Over the years, we’ve developed many methods of removing dew from playing surfaces, from dragging hose pipes over pitches to switch canes on bowling and golf greens. However, these laborious tasks have been superseded with the development of brushing attachments that can be fitted to both mowers and gators to speed up operations, though hand switching also gives you an opportunity to get close and personal and keep an eye on what’s happening.
Other cultural methods to help reduce disease pressure would be removal of thatch, which harbours pathogens, by verti-cutting and end of season renovations, as well as checking mower blades are sharp to provide a precise cut of the leaf blade and reduce the potential for disease.
Identification of these diseases can sometimes be difficult in the early stages of attack. It’s often only possible to recognise the type of disease when the fruiting bodies of the disease produce structures such as spores, mushrooms, or mycelium (small, thread-like filaments produced by fungi) that can be seen without the aid of a microscope. A good example of this is Red Thread (Laetisaria fuciformis) where the distinctive red filaments can be seen amongst the grass.
Site characteristics and turf management practices have a large influence on disease management. Factors such as air movement, drainage, soil conditions, and the amount of sun or shade, slope, fertilisation and aeration programmes are important in influencing the development of turf diseases.
It is important to remember that pathogenic fungi can survive and remain in a dormant state in plant debris and soil until favourable conditions arrive again to stimulate another disease outbreak.
The pathogens that cause these diseases are always lying dormant, waiting for the ideal conditions to become active. Once these spores are activated, and have found an appropriate host, they are able to grow and reproduce themselves, spreading new spores and infections to other areas of turf. This cycle continues whilst favourable conditions prevail.
Understanding and implementing works that can break up the disease cycle will help reduce the opportunities for disease development and outbreak.
When it comes to disease identification, there is as much emphasis on you, as the turf manager, to provide appropriate turf samples for analysis as there is for the lab to accurately identify the problem. In most cases, the best place to remove a turf sample for analysis is from the leading edge of the symptoms, where the affected or discoloured plants give way to healthy turf.
It is also important for the lab to be able to see what the general composition and condition of the sward is like and what the rootzone profile is like and, for those reasons, a 90mm diameter core sample, taken to a depth of approximately 60mm using a golf hole changer (or similar) makes for an ideal sample.
If possible, email photographs of the symptoms so that the lab can get an idea of how the problem is developing - a good picture can often tell so much more than a detailed written description.
There are a number of excellent laboratories that offer disease recognition, along with some good weather services that offer disease watch forecasts. One we recommend is Syngenta’s Greencast service.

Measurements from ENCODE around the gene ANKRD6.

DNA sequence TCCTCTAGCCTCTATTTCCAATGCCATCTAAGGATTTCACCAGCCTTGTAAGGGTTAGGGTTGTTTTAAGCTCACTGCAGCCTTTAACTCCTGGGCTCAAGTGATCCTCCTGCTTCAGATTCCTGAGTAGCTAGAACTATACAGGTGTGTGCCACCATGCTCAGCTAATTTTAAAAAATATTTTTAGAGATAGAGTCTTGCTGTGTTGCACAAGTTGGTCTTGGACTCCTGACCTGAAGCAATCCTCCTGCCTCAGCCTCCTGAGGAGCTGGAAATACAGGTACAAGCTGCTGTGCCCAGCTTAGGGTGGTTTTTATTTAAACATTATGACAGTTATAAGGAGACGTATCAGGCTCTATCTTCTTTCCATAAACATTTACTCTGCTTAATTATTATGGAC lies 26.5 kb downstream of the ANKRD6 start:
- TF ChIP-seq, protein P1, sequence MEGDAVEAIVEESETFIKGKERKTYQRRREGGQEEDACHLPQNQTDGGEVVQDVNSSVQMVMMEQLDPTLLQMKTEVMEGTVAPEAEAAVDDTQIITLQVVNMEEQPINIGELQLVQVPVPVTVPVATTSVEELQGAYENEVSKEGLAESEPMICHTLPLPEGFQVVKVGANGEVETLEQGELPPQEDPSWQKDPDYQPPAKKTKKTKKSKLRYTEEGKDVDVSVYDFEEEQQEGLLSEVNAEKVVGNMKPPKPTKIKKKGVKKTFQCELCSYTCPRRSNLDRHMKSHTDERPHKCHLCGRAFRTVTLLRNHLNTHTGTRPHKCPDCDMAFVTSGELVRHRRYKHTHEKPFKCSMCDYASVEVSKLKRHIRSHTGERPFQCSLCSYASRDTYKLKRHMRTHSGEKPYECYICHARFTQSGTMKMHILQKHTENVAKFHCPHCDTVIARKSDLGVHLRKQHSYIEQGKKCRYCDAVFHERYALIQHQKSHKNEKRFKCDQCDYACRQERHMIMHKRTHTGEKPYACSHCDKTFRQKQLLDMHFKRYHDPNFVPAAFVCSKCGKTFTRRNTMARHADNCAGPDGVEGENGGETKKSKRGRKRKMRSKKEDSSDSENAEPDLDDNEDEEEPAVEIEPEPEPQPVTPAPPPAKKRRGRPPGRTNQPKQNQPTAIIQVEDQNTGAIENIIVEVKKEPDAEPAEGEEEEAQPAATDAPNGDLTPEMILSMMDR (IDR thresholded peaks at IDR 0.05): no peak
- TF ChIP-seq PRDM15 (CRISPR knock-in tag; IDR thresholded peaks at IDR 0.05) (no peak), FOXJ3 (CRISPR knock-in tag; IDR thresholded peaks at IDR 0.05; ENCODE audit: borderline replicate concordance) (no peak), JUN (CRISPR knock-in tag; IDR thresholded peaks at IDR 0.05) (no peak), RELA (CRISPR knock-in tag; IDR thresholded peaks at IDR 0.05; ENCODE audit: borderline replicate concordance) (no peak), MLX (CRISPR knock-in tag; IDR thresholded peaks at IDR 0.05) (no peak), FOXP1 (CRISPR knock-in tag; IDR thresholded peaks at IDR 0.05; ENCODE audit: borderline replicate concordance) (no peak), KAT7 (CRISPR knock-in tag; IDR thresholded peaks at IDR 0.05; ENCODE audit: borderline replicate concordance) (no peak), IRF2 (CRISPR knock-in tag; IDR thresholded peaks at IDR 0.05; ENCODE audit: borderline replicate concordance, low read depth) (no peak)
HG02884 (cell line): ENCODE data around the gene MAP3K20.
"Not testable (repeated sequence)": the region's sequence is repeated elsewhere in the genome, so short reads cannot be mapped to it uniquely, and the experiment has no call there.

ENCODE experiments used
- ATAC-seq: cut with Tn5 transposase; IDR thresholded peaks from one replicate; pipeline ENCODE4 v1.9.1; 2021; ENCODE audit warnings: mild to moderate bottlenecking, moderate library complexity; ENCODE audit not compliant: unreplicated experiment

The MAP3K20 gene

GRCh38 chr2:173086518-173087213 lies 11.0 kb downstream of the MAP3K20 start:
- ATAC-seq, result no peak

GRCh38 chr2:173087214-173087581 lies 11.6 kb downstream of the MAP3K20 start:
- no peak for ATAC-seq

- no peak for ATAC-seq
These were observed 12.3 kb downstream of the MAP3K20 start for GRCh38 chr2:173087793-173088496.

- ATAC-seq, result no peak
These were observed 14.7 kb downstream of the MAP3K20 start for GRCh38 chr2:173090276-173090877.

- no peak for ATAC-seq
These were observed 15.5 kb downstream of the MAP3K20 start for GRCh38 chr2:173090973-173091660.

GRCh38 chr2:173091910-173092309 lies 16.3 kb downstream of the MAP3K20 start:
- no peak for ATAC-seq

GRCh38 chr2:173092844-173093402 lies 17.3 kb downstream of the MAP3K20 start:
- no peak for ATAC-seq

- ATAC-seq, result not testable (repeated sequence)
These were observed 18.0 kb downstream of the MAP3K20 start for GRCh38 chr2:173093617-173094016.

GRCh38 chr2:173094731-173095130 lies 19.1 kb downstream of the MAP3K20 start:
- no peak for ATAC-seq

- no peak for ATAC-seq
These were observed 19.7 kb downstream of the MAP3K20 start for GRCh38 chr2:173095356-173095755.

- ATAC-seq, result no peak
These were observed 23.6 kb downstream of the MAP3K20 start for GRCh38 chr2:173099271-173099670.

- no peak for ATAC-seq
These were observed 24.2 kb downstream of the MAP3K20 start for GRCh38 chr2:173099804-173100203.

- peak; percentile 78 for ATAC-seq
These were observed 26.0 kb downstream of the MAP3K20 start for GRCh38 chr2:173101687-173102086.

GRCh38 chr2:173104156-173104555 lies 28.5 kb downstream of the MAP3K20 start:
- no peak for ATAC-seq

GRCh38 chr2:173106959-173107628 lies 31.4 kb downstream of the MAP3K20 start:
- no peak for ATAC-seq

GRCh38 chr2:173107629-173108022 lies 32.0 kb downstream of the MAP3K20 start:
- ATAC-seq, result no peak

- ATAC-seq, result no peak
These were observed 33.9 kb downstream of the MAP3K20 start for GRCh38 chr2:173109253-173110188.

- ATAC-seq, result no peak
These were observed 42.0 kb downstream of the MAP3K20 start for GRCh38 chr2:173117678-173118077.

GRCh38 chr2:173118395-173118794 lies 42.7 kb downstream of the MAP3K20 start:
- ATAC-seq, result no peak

Common diseases that can be active and cause concerns at this time of the year are: Red Thread, Fusarium and Dollar Spot. Click on the following link :- Disease Watch to see information about these diseases.
It is important to have identified the disease correctly, so that an appropriate fungicide can be selected. Using the wrong fungicide or wrong application rates can lead to a number of problems; not only would it be a waste of time and money, the effect on the disease is likely to be negative and may well exacerbate the problem by making the disease more resilient to the active ingredient applied.
By the end of January servicing, repair and overhaul of mowing equipment should nearly be complete. Sharpening of reels and replacement of bottom blades are a key requirement, therefore it is important that all such replacement parts are in stock and readily available.
The start of the year is also a good time to have an early spring clean, conducting a thorough clean up of mess rooms, toilets and garages. It is good Health & Safety practice to keep garages and working areas clean and tidy.
January is also a time to reflect on the work achieved and what you want to plan for next year. Many golf clubs have their budgets set in January, so it is a good time to prioritise your spending .
Pitchcare provide a range of courses suitable for golf courses. In most cases, the courses can be held on site using the club's own equipment and machinery.
Some of the courses available are:
Chainsaws - CS30 and CS31
H&S Refresher Training on Combined Turf Care Equipment; Tractors and Trailers; All Mowers (Ride-on and Pedestrian)
Machinery Courses on ATVs; Tractors: Brushcutters/Strimmers; Mowers (ride-on and Pedestrian)
Pesticide Application (PA courses)
Stem Injection of Invasive Species (Japanese Knotweed etc.)
Basic Trees Survey and Inspection
Inspect drainage outfalls, channels and ditches. Ensure that they are working.
Inspect all water features on the course, cleaning out any unwanted debris and litter.
Recent stormy wet weather will have contributed a lot of surface water into drains, ditches and water courses. However, when large amounts of water are running into these outlets in a short period of time, it can often result in flooding parts of the course which may in turn make the course unplayable.
Check all ditches and brooks, make sure the water is running easily, remove any debris that may affect the flow of the streams, brooks or ditches.